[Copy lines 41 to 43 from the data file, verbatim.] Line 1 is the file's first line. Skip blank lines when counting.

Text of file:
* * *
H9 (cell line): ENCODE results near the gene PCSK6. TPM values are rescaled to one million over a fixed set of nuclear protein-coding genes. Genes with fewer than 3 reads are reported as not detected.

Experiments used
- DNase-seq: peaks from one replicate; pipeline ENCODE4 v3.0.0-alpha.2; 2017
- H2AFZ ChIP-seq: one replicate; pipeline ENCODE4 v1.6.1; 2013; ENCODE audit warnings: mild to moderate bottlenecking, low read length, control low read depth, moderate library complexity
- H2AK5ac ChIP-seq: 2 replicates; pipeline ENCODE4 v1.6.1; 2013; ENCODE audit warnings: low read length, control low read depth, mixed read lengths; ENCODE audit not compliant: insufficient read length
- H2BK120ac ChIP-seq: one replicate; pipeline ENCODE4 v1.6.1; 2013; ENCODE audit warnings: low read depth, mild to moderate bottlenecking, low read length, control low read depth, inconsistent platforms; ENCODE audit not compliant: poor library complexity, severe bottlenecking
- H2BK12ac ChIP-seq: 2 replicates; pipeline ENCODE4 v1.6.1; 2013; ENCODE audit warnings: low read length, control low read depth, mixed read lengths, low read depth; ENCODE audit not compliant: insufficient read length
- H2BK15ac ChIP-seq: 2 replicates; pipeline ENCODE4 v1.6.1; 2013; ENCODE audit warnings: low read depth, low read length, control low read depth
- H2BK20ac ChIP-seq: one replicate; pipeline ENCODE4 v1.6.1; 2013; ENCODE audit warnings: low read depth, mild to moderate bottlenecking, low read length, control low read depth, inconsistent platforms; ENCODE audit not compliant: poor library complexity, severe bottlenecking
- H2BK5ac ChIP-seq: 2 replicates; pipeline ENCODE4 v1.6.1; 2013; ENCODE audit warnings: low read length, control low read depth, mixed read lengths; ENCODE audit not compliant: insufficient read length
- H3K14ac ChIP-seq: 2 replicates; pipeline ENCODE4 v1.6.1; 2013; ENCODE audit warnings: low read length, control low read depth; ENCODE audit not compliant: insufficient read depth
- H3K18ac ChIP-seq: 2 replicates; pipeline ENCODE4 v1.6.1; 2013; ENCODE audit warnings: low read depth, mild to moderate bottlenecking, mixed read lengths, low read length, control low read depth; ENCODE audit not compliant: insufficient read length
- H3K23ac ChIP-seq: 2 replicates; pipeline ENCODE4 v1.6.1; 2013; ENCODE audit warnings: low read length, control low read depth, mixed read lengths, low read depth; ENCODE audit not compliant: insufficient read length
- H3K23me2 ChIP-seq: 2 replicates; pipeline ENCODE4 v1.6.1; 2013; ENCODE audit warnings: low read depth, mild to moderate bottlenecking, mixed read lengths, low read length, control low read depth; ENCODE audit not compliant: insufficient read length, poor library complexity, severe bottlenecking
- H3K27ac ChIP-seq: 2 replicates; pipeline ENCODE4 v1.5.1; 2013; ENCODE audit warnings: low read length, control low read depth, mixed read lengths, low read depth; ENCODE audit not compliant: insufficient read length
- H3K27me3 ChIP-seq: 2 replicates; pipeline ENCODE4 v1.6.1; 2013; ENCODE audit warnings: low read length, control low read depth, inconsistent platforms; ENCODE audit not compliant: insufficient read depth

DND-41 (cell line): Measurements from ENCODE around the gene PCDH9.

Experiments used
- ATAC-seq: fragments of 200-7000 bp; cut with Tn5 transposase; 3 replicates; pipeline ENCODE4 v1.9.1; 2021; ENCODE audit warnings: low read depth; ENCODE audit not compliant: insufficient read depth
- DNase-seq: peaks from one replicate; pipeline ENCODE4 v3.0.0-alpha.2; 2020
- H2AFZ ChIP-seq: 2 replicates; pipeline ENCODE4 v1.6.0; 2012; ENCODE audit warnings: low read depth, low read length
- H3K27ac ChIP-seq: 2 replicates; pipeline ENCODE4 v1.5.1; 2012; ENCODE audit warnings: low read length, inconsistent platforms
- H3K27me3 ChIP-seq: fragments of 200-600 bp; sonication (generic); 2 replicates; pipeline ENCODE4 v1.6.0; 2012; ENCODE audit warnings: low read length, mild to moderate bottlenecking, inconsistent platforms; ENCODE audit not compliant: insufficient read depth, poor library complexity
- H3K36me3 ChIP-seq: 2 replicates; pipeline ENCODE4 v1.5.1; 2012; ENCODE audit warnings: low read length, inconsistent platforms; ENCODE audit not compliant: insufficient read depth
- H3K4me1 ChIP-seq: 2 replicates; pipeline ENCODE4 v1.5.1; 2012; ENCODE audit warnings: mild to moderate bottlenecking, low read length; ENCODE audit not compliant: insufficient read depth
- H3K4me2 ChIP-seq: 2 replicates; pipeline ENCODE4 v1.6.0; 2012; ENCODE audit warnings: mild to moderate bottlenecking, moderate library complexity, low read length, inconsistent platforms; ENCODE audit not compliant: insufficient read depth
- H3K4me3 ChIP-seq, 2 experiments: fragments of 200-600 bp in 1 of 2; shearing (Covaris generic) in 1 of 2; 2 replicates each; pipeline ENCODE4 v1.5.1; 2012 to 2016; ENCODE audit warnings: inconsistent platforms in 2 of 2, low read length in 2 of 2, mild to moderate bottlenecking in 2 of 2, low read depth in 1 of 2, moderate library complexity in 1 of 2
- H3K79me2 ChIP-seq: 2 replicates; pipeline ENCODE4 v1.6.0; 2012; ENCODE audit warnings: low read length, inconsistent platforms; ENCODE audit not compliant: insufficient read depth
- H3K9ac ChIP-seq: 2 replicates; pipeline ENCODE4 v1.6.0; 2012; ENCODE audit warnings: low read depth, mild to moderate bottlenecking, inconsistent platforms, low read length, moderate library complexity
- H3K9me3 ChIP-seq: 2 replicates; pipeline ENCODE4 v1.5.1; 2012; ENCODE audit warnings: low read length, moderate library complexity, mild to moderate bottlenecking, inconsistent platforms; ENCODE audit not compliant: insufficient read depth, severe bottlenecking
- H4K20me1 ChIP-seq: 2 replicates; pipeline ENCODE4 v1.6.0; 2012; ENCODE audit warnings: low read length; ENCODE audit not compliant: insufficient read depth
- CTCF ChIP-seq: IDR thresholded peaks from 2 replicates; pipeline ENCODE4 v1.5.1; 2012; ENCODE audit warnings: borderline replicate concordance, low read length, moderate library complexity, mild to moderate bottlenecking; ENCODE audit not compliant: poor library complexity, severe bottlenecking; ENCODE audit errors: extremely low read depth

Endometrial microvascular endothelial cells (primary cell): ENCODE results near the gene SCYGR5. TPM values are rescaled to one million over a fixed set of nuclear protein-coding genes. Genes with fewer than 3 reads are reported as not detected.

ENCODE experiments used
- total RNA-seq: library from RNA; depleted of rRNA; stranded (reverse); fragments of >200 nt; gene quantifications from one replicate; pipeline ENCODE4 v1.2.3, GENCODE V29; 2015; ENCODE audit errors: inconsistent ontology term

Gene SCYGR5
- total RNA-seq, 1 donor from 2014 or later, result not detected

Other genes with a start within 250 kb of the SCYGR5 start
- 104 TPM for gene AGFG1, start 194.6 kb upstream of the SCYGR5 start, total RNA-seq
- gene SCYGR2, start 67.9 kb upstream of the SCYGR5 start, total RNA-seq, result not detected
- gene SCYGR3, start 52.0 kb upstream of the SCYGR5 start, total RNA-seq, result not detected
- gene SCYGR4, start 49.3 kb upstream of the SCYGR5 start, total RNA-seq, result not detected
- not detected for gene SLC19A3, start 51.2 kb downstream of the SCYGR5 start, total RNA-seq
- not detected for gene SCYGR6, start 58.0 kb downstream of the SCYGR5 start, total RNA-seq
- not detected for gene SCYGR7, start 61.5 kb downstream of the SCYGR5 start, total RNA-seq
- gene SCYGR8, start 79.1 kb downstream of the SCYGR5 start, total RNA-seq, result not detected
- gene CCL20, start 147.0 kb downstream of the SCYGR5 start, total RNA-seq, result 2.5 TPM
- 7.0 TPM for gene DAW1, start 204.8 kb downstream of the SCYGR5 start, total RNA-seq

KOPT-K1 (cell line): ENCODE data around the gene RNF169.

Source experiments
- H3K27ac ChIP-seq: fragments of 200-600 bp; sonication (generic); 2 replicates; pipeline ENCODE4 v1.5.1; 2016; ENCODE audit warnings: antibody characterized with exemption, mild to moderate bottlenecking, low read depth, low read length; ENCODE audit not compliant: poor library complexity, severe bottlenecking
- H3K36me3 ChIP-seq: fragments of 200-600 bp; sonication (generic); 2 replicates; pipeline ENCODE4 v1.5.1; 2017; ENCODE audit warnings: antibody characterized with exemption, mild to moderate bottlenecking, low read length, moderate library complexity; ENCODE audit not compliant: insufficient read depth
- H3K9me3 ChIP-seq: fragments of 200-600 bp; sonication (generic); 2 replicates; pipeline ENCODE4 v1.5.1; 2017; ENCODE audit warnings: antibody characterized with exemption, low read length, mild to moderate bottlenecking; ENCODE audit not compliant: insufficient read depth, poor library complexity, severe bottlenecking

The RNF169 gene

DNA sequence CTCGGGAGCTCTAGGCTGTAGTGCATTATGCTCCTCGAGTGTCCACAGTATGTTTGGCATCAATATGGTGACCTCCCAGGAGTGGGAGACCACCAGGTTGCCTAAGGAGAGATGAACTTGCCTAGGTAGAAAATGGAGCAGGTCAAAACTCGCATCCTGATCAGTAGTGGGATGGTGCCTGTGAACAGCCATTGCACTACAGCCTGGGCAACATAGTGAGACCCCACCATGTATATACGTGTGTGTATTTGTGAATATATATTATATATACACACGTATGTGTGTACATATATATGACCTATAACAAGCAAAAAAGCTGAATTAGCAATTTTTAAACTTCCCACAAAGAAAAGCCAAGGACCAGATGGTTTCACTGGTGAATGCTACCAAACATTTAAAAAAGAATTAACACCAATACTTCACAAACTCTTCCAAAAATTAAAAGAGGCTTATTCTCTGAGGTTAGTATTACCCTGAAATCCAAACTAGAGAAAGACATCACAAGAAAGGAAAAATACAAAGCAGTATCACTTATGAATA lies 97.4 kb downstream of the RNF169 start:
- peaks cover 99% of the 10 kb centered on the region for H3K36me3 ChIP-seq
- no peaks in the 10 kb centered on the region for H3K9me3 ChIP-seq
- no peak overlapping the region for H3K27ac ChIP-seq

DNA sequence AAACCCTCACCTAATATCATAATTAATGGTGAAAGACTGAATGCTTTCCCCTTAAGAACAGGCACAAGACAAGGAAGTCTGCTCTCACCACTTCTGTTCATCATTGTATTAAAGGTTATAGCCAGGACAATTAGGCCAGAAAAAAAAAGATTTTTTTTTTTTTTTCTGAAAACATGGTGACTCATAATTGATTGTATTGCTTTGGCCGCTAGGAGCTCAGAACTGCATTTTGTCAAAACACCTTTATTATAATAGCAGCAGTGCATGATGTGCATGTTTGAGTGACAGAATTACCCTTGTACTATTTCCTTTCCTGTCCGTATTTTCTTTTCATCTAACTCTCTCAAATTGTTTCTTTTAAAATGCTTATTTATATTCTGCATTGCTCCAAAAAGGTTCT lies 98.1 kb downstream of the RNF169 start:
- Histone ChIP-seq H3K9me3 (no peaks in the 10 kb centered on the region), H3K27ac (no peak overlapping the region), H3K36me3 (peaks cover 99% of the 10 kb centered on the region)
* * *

- gene SCYGR3, start 52.0 kb upstream of the SCYGR5 start, total RNA-seq, result not detected
- gene SCYGR4, start 49.3 kb upstream of the SCYGR5 start, total RNA-seq, result not detected
- not detected for gene SLC19A3, start 51.2 kb downstream of the SCYGR5 start, total RNA-seq